A New Approach to Labor Market Assessments
Examine how Systems Labor Market Assessments identified on- and off-farm opportunities for rural households in Zimbabwe and Haiti.
The majority of the world’s poor still depend on agriculture for their livelihoods. The USAID Bureau for Humanitarian Assistance (BHA) is a key actor in development initiatives that boost employment globally, enhancing the productivity and incomes of smallholder family producers.
To assist rural households in taking advantage of the on- and off-farm opportunities most likely to sustainably increase their productivity, food security and economic well-being, it is necessary to shift from traditional Labor Market Assessments (LMAs) to Systems Labor Market Assessments (SLMAs).
While traditional LMAs generally focus on the target population — their capacities, skills gaps and challenges in entering desired occupations — SLMAs dig deeper. They assess the performance of economic sectors that workers seek to enter. This report presents two assessments that use Market Systems Development (MSD) tools to evaluate job seeker capacities and needs, and the performance of the surrounding economic sectors.
The USAID/BHA-funded Implementer-Led Design, Evidence, Analysis and Learning (IDEAL) activity contracted DevLearn to pilot the SLMA methodology in Haiti and Zimbabwe. The assessments took place between October 2021 and March 2022. These two contexts were chosen following a competitive ranking of applicants across the following criteria:
- Research questions focused on employment and MSD;
- Clear connection to food security; and
- Relevance to USAID/BHA and logistical feasibility, including adherence to COVID-19 safety protocols.
Learning from these pilots resulted in a standard, six-step SLMA process:
- Profile the target group: Develop an understanding of the capacities, needs and employment preferences of the target group and relevant subpopulations within that group.
- Scan the labor market: Conduct a literature review and a limited number of key informant interviews (KIIs) to identify the sectors and systems with the highest potential employment outcomes for the target population. This produces a “long list” of sectors that hold high employment potential.
- Develop sector short list: Using relevance, feasibility and impact as a guide, develop context-specific evaluation criteria to support selection of three to four sectors that the SLMA will focus on. These may be economic sectors (e.g., household solar or tourism) or crosscutting systems that influence employment outcomes (e.g., transportation or credit for micro-entrepreneurs).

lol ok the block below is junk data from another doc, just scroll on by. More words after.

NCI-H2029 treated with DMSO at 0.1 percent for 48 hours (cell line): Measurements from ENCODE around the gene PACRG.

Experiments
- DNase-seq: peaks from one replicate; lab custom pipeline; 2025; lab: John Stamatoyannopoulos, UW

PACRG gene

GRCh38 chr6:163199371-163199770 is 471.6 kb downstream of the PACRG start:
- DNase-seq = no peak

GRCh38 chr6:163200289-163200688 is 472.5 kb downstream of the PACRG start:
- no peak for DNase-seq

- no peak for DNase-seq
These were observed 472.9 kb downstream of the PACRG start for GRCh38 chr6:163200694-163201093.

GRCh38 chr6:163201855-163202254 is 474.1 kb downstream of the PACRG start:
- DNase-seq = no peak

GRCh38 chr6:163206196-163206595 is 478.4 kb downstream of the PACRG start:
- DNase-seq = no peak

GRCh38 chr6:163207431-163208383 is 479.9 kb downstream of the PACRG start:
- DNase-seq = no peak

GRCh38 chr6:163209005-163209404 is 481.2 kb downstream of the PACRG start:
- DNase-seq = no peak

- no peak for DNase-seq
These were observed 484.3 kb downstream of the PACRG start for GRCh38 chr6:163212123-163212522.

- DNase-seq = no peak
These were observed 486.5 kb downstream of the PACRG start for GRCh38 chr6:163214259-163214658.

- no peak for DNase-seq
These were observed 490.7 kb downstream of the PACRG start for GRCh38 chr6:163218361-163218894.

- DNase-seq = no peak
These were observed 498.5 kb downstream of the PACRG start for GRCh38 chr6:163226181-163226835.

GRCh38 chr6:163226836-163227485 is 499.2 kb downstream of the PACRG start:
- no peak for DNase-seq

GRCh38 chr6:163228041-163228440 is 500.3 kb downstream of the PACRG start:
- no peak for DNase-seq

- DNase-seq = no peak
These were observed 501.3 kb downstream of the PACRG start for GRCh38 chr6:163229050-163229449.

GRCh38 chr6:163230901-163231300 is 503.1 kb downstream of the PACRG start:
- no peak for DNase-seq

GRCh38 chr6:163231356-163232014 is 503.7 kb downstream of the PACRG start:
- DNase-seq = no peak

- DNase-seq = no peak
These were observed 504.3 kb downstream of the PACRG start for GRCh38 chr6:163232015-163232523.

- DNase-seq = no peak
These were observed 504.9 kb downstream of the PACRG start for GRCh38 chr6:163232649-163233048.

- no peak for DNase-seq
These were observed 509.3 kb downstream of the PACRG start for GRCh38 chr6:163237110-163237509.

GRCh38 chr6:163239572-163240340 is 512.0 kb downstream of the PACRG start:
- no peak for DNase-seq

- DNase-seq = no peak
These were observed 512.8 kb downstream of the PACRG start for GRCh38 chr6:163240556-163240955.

- Conduct preliminary analysis of shortlisted sectors: Develop preliminary market maps, market actor lists and hypotheses on what types of jobs will be created for the target population in this sector.
- Conduct a deep analysis of selected sectors: This usually involves primary qualitative research and may require additional secondary research to identify sector underperformances.
- Produce intervention proposals: The implementation team pinpoints root causes of sector underperformance and develops implementation proposals that include clearly identified partners and estimates for job creation.
Key Lessons Learned
Four key lessons learned about conducting an SLMA include:
- Following the shortlisting process, preliminary research — supported by a deeper literature review and limited number of KIIs with market stakeholders — should be conducted before designing field research tools. Developing a fuller picture of the market system prior to engaging in primary research helps define and focus the deep dive into the prioritized market systems.
- Whenever possible, the team responsible for writing up SLMA results and findings should be on the ground, working hand-in-hand with the implementation team. While COVID-19 and the multicountry nature of this assignment necessitated remote support, this is not an ideal setup for future SLMAs.
- Intervention design is a heavily iterative process and requires full knowledge of the market system as well as the implementation organization. The intervention team, not external consultants, should lead intervention design.
- Projecting potential job creation estimates requires an understanding of the size of potential partners. While it is possible to generate rough estimates based on qualitative consultations with market actors, more refined estimates around job creation will only be possible once intervention partners are identified.
While resilience and food security programs are actively seeking to adapt to the impacts of COVID-19, capacity to assess and effectively facilitate off-farm and nonfarm employment opportunities remains a key challenge.
This study generated a tremendous amount of learning not only around job opportunities for vulnerable communities in Haiti and Zimbabwe, but also around how humanitarian and development implementers approach employment programing through a new, more systemic lens. The learning and insights captured in this report will also support USAID/BHA-funded Resilience Food Security Activities (RFSAs) in adopting more effective approaches to facilitating off-farm and nonfarm income-generating activities.